This has not been without consequence: the refusal to take down an obscene video led to an eye-popping $140 million jury verdict and the subsequent collapse of Gawker Media. Personal e-mails or national secrets can quickly turn into political ammunition through the amplification of Wikileaks. A wide range of individuals, from Dan Rather to former President Barack Obama, have criticized the spread of misinformation. They claim false information is being dressed up as legitimate online journalism with the intent to deceive and misinform. Technology CEOs have felt the pressure. For example, Facebook CEO Mark Zuckerberg is devoting considerable resources to developing methods to regulate speech on his platform— probably the most significant in the world. But, as Zuckerberg himself said, “identifying 'the truth' is complicated." 

This panel will explore this new reality and whether it necessitates new regulation. Will any effort be imprecise, such that protected speech will necessarily be silenced? Does such regulation go against the principles enshrined in the First Amendment?

This panel was presented at the 2017 National Student Symposium on Friday, March 3, 2017, at Columbia Law School in New York City, New York.

Panel 1: Privacy and Freedom of the Press
6:30 p.m. -8:00 p.m.
Jerome Greene Hall 104

  • Prof. Richard Epstein, Laurence A. Tisch Professor of Law, New York University School of Law
  • Prof. Irina Manta, Professor of Law and Director of the Center for Intellectual Property Law, Maurice A. Deane School of Law at Hofstra University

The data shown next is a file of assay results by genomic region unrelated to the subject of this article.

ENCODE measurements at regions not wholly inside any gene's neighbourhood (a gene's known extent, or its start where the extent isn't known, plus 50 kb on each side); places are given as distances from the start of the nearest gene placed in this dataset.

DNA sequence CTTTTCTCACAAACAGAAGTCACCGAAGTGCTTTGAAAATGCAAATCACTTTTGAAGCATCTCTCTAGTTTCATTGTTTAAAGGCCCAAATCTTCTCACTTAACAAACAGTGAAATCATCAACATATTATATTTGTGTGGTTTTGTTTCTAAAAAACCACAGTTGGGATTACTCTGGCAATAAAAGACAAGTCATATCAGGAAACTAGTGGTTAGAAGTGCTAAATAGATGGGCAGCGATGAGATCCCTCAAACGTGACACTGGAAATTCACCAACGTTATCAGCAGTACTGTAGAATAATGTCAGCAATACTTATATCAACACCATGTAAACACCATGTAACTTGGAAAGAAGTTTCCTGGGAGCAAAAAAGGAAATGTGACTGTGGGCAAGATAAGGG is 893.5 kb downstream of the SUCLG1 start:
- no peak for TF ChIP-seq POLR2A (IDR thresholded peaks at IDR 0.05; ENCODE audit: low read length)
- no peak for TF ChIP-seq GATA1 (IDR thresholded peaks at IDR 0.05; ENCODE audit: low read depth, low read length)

• Mr. Jameel Jaffer, Director of the Knight First Amendment Institute at Columbia University
  • Prof. Steve Coll, Dean & Henry R. Luce Professor of Journalism, Columbia Journalism School; Staff Writer, The New Yorker
  • Moderator: Hon. Reena Raggi, Circuit Judge, US Court of Appeals for the Second Circuit
  • Opening: Dean Gillian Lester, Dean and Lucy G. Moses Professor of Law, Columbia Law School

Columbia Law School
New York, New York

Medical Marijuana & the Second Amendment

Short video featuring Joseph Greenlee
Joseph Greenlee March 10, 2017

Should medical marijuana use limit Second Amendment rights? Joseph Greenlee, Second Amendment attorney, explains the contradiction in state and federal law when it comes to medical marijuana use and gun rights. 

Hardie v. NCAA: Can the NCAA Bar Convicted Felons from Coaching in NCAA-Certified Recruiting Tournaments? - Podcast

Civil Rights Practice Group Podcast
Joshua P. Thompson, Roger B. Clegg March 07, 2017